The Never-ending Story of Security Issues: RSA Conference 2017 Wrap-Up Edition

What do data, security, Internet of Things, and artificial intelligence have in common? Only the world’s largest security show. Another year, and another RSA Conference is officially in the books. This year’s event was certainly eye opening, with a bevy of new exploits, vulnerabilities, and potential solutions to lingering IT security issues. This year’s U.S. conference focused on bringing unity to what is becoming an overwhelmingly larger global security community. The opportunity to participate in such an event certainly leaves you with a long to-do list and a broader view on what’s to come in the world of security.

With that in mind, and somewhat still in the haze of the show, here are some of my own takeaways from this year’s RSA Conference:

A focus on business-driven security

Previous RSACs have really dug into the meat of complex security issues, with a number of new exploits uncovered and techniques demonstrated by the world’s leading security researchers. While that was still ever present at this year’s show, one of the themes I noticed early on was this idea termed “business-driven security.” Companies are often the targets and victims of high profile attacks, and this year, a number of keynotes focused on the discipline of risk management as well as the idea of trust. 

Google released a study during the Conference where they found that corporate email accounts are 4.3 times more likely to receive malware and 6.2 times more likely to receive phishing emails than personal email accounts, according to a recent article in SecurityWeek. And that’s just email.

The age of the Internet of Things is upon us

Within the last few years, security experts and researchers have been discussing the Internet of Things (IoT) and the potential risks it poses. However, there was more of a sense of urgency around IoT. That might also be due to the high profile Mirai botnet that companies like Dyn dealt with at the end of last year. This particular attack proved that while the technologies are still mostly consumer-facing devices, the interconnectedness of these devices and the data being collected, analyzed, and shared among them are creating serious concerns for cybersecurity professionals.

There were some pretty frightening examples discussed, like compromised autonomous vehicles, and there was also a focused discussion on standards, regulations, data volume, and collaboration. In fact, I was incredibly honored to have a chance to present on IoT data and its journey, along with the perils data faces along the way to its destination. We are certainly entering the age of IoT and a focus on mitigating or preventing serious cybersecurity incidents will drive security professional’s agendas for some time.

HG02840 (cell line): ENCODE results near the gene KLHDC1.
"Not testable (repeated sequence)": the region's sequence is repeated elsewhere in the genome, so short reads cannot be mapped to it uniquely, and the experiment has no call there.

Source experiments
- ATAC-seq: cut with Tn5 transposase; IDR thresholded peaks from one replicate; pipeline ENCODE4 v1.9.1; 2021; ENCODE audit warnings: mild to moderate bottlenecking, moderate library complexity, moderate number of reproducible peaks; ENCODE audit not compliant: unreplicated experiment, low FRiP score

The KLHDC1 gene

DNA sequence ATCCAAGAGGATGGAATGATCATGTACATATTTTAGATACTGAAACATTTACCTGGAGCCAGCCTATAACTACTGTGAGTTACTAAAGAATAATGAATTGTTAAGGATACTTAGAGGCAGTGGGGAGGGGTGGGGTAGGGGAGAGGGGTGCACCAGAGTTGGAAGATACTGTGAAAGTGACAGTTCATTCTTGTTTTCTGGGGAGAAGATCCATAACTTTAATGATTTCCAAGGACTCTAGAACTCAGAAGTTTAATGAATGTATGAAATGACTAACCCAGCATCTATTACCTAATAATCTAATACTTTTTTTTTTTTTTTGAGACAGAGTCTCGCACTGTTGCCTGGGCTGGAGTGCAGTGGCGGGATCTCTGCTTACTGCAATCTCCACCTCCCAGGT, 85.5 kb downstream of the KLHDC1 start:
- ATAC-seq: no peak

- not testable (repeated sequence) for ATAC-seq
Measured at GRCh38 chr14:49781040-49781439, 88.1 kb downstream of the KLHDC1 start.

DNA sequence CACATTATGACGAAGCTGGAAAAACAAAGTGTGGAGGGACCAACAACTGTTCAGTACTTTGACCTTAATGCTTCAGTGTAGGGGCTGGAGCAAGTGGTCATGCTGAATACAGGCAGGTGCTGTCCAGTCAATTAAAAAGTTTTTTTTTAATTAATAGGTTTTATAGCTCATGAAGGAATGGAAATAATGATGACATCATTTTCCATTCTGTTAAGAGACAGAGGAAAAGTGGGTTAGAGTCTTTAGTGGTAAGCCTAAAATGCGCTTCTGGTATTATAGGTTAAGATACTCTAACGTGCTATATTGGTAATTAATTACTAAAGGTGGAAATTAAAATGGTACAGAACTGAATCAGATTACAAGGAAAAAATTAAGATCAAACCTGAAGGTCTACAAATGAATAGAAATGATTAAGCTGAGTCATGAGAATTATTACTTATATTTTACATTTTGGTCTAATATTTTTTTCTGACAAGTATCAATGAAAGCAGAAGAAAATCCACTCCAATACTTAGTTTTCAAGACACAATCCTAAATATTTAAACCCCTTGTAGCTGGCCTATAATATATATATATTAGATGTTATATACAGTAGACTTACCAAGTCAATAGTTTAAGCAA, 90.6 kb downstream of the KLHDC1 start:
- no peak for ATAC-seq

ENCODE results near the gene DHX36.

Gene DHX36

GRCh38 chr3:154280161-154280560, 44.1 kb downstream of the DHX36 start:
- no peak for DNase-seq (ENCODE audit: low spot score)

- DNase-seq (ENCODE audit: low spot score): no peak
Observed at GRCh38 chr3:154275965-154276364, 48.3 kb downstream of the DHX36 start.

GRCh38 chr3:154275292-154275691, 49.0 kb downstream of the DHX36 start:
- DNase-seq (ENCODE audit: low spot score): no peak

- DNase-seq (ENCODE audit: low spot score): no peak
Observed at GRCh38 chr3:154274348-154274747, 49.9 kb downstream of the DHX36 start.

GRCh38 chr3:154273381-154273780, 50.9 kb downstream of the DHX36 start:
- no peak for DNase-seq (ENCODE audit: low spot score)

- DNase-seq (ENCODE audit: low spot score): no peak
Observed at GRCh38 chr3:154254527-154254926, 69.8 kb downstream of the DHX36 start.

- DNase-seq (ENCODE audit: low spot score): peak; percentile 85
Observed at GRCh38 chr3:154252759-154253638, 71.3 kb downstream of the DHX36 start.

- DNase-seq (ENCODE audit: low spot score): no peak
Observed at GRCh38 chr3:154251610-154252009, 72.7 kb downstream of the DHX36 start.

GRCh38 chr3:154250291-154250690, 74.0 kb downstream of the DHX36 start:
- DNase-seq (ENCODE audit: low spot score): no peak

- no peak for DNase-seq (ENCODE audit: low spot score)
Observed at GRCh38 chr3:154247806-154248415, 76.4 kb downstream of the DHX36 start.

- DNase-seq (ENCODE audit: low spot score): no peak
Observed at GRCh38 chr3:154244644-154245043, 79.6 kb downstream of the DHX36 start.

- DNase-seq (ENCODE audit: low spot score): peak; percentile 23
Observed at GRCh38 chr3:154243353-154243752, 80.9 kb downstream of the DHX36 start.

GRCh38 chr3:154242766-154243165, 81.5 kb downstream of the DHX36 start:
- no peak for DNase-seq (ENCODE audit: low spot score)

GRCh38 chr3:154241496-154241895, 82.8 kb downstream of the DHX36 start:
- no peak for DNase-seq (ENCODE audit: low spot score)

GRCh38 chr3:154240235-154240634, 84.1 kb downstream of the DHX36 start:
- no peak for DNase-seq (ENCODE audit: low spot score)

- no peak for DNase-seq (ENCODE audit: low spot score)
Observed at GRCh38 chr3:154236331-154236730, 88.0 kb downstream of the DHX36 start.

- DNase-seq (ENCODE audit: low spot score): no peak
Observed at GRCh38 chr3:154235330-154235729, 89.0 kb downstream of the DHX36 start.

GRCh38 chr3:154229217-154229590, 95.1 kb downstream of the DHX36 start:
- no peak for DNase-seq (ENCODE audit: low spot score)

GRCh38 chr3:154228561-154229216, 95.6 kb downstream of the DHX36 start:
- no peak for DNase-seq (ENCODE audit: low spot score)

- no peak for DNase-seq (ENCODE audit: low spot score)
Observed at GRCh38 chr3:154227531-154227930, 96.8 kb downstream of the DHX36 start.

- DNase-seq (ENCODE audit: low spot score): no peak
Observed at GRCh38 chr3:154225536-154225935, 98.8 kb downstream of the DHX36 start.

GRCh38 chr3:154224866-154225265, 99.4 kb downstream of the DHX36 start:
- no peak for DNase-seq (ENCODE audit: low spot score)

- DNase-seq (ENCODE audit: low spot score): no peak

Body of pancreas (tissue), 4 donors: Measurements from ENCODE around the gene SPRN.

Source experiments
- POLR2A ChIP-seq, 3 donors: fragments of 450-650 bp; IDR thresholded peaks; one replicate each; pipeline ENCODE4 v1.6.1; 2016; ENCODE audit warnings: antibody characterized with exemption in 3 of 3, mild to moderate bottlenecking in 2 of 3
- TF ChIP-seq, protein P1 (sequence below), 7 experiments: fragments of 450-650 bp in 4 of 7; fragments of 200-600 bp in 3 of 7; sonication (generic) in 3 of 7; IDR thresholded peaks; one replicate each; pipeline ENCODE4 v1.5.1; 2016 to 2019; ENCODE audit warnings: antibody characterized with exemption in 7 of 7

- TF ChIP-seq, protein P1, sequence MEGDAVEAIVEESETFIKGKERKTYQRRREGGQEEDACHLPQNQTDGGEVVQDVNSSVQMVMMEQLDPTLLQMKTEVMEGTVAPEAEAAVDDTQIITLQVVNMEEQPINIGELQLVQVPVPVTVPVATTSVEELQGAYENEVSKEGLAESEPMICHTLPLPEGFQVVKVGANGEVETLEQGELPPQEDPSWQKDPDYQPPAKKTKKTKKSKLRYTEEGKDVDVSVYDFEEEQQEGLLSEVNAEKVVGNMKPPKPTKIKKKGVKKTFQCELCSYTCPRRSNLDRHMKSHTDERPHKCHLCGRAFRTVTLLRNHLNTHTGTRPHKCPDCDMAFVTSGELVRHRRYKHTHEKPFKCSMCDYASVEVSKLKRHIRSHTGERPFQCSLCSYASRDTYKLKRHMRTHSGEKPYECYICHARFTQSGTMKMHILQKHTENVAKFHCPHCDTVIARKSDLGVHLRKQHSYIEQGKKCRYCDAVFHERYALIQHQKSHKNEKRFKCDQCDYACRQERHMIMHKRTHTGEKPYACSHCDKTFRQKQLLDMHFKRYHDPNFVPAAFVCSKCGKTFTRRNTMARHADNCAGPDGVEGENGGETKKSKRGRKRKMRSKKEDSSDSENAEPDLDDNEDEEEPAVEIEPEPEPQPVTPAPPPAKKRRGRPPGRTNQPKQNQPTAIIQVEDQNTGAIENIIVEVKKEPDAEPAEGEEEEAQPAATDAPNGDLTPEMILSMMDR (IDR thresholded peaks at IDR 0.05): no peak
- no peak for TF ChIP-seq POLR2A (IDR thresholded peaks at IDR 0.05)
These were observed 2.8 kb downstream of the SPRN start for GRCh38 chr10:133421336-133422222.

The data explosion continues

It’s not surprising that the creation, volume, and sheer size of data is continuing to explode at astronomical rates. Many organizations have estimated that somewhere around 2.5 quintillion bytes of data are created every day (which amounts to 18 zeros, for those interested), that figure was actually pulled in 2013. Imagine what we’re dealing with in 2017 with things like Amazon Echo, Snap Spectacles, and Samsung Family Hub Fridges quickly becoming mainstream household items—not to mention the amount of electronic health records or digitized financial transactions that are commonplace. The security implications around protecting so much data, and sensitive data in particular, is absolutely astounding. This will continue to be an enormous challenge for those in and around security and technology for years to come.

There were so many incredible topics shared, there’s absolutely no way that I could cover all of them here, but things like cloud’s movement from containers to serverless computing, the evolution of IoT, artificial intelligence, and the effects of proactive security practices or technologies are all things we’ll continue to hear about for the next few years. Security remains to be incredibly challenging to manage, and feels a little bit like a game of Whack-a-Mole that won’t end. The challenges are ever present and will continue to define this industry, along with the response from enterprises to small businesses, for generations.

What’s inspiring about RSA Conference though is that there are so many incredibly talented and smart professionals that are taking these issues head on, and I’m looking forward to lending my own voice and expertise in the fight to protect your data, your network, and your organization. 

Greg Hoffer – Vice President of Engineering

Greg Hoffer serves as the Vice President of Engineering at Globalscape. He is responsible for leading the product development teams who are responsible for the design and engineering of all of Globalscape products. Read more about Globalscape leadership.